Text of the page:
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I'm trying to figure out how i can use a variable, that has been set outside a function, inside. Is there any way of doing this? I've tried to set the variable to "global" but it doesn't seems to work out as expected.

A simple example of my code

$var = '1';

function() {
$var + 1;
return $var;
}

i want this, to return the value of 2.

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1  
From i want this, to return the value of 2. I would recommend doing $var = function($var) { return $var + 1; }. That way, you avoid using global variables, which are a bad design schema. –  Francisco Presencia Feb 12 at 1:51

6 Answers 6

up vote 16 down vote accepted

You'll need to use the global keyword inside your function. http://php.net/manual/en/language.variables.scope.php

EDIT (embarrassed I overlooked this, thanks to the commenters)

...and store the result somewhere

$var = '1';
function() {
    global $var;
    $var += 1;   //are you sure you want to both change the value of $var
    return $var; //and return the value?
}
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$var = '1'; function() { global $var; $var + 1; return $var; } –  Joakim Bodin Feb 20 '11 at 22:23
    
Bah, it's just too easy! Anyway, huge thanks for the quick reply! Cheers mate! –  Henrikz Feb 20 '11 at 22:23
2  
generally not recommended to use global any more than absolutely necessary –  Dagon Feb 20 '11 at 22:24
1  
Even provided access via global, the statement $var + 1; evaluates to 2 but doesn't store the result anywhere. Try $var++; or $var += 1;, but note that it changes the original variable as well. –  David Harkness Feb 20 '11 at 22:43
$var = 1;

function() {
  global $var;

  $var += 1;
  return $var;
}

OR

$var = 1;

function() {
  $GLOBALS['var'] += 1;
  return $GLOBALS['var'];
}
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Globals will do the trick but are generally good to stay away from. In larger programs you can't be certain of there behaviour because they can be changed anywhere in the entire program. And testing code that uses globals becomes very hard.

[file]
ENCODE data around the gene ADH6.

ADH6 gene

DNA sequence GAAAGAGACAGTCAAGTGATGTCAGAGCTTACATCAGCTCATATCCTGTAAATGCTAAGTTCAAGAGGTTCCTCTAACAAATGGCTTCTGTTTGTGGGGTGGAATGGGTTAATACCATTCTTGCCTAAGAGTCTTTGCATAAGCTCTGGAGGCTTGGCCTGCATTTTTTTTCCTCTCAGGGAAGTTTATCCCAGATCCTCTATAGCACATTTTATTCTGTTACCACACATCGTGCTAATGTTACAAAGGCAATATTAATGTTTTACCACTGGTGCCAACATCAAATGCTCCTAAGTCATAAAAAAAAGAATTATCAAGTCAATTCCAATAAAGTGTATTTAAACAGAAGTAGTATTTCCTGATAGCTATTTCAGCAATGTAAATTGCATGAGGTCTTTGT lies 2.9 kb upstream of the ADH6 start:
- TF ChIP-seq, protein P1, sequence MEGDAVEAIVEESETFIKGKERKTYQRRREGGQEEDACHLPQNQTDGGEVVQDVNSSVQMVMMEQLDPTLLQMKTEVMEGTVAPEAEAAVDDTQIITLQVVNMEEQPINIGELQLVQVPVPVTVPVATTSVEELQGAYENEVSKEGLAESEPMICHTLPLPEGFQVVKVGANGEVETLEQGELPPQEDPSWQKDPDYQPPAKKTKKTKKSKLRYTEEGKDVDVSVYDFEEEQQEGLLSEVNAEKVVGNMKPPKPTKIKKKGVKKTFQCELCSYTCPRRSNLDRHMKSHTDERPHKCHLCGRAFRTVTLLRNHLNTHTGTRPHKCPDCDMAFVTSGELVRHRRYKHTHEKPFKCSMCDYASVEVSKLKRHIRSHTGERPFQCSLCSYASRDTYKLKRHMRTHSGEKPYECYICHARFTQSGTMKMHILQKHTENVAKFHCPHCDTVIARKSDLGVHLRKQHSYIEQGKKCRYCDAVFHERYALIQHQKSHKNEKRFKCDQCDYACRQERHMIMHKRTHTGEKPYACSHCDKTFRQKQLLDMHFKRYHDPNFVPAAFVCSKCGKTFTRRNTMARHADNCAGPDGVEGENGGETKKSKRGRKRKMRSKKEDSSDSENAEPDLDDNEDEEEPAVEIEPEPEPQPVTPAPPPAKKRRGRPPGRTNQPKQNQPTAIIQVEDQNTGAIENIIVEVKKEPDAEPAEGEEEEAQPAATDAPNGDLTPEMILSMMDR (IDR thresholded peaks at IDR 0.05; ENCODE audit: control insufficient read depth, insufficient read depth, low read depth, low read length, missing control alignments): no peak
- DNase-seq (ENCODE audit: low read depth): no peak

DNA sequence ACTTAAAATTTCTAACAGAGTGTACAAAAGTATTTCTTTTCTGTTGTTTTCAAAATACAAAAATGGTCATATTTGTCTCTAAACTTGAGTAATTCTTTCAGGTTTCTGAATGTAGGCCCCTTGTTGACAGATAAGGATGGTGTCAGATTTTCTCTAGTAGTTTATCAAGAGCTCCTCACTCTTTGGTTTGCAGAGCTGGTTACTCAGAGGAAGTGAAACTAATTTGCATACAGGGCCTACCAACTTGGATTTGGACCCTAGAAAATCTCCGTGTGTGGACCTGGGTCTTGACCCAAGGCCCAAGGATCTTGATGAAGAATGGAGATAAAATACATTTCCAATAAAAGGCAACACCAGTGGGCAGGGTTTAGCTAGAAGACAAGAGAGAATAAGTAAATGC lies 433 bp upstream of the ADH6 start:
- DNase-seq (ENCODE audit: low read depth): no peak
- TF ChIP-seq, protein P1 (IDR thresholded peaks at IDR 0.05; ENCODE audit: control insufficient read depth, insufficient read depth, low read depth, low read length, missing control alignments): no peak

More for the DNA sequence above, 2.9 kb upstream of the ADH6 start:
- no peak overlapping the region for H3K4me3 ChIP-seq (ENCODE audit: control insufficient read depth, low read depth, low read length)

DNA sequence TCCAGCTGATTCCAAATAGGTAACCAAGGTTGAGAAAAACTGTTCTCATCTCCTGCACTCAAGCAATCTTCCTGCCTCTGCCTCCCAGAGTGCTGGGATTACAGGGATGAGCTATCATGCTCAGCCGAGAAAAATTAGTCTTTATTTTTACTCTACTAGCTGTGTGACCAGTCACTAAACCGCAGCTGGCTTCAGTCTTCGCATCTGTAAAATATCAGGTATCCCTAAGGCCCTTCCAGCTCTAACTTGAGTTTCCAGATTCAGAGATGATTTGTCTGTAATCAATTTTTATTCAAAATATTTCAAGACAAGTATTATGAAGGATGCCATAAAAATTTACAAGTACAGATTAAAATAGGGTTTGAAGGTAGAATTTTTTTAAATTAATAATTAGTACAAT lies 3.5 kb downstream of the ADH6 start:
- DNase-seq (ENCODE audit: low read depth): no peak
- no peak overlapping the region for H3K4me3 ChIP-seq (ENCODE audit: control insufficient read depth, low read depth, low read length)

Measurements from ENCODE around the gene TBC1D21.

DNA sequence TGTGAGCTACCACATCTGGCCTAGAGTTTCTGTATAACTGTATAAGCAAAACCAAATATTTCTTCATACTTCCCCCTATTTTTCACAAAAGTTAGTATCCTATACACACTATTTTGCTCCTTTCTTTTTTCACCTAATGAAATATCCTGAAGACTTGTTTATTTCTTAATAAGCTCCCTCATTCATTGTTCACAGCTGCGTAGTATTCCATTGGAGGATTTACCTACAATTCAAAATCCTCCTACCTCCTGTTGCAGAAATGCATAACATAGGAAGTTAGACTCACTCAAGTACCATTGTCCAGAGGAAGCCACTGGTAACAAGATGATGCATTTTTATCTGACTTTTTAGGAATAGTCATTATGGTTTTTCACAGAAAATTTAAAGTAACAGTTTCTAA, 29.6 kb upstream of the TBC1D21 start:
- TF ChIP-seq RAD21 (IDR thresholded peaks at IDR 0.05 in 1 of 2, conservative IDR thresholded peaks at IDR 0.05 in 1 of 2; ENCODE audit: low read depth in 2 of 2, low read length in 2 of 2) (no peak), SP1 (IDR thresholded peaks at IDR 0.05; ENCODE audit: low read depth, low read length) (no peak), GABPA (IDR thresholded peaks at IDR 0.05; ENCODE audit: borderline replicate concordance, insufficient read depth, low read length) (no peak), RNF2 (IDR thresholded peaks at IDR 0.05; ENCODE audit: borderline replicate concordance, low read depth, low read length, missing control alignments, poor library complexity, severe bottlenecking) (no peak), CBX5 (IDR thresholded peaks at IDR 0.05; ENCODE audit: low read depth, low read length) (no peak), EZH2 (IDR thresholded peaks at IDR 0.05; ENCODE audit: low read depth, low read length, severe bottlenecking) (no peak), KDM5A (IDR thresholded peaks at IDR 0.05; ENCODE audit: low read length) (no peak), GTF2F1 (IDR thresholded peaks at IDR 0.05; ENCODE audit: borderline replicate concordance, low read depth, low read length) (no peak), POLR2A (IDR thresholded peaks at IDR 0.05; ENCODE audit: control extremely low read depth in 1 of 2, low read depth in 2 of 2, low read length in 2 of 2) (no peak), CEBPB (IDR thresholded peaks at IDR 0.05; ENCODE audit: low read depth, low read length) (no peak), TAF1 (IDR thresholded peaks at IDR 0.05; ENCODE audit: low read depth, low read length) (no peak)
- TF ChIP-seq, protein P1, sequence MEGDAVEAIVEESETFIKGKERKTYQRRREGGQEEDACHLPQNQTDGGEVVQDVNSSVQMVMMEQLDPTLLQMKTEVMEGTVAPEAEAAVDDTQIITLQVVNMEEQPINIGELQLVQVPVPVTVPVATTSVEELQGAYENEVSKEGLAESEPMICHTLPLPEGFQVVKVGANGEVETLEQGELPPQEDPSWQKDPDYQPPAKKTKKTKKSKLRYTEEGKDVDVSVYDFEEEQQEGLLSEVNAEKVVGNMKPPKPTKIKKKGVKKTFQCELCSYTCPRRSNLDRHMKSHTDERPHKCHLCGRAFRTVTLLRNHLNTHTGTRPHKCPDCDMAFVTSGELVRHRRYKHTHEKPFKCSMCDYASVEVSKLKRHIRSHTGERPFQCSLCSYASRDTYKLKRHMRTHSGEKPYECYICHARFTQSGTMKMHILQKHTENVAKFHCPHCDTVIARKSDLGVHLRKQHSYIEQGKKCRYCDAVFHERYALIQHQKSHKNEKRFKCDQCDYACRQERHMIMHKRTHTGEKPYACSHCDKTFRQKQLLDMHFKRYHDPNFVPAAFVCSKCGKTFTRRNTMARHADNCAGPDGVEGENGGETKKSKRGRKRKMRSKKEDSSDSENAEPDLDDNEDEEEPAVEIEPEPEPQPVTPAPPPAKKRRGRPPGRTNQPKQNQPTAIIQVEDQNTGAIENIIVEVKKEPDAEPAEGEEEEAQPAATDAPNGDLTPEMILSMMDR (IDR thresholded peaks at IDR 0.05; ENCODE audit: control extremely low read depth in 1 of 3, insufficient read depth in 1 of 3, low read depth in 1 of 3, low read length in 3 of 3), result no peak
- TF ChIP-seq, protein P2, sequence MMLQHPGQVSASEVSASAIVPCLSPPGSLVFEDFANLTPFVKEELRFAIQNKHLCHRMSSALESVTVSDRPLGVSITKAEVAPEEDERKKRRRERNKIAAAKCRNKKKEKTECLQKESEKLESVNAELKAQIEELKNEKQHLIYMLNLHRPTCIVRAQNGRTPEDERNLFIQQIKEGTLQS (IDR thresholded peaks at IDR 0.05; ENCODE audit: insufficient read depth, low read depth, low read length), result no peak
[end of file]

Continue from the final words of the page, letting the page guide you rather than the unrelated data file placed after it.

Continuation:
An alternative is to use a class.

class Counter {
    private $var = 1;

    public function increment() {
        $this->var++;
        return $this->var;
    }
}

$counter = new Counter();
$newvalue = $counter->increment();
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See http://php.net/manual/en/language.variables.scope.php for documentation. I think in your specific case you weren't getting results you want because you aren't assigning the $var + 1 operation to anything. The math is performed, and then thrown away, essentially. See below for a working example:

$var = '1';

function addOne() {
   global $var;
   $var = $var + 1;
   return $var;
}
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This line in your function: $var + 1 will not change the value assigned to $var, even if you use the global keyword.

Either of these will work, however: $var = $var + 1; or $var += 1;

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Since you're not answering the question, I think this would have made more sense as a comment. It is correct nevertheless. –  chaiguy Oct 25 '12 at 7:01
<?php
$var = '1';
function x ($var) {
return $var + 1;
}
echo x($var); //2
?>
share|improve this answer
    
value storage fail. –  Brian Driscoll Feb 21 '11 at 14:38

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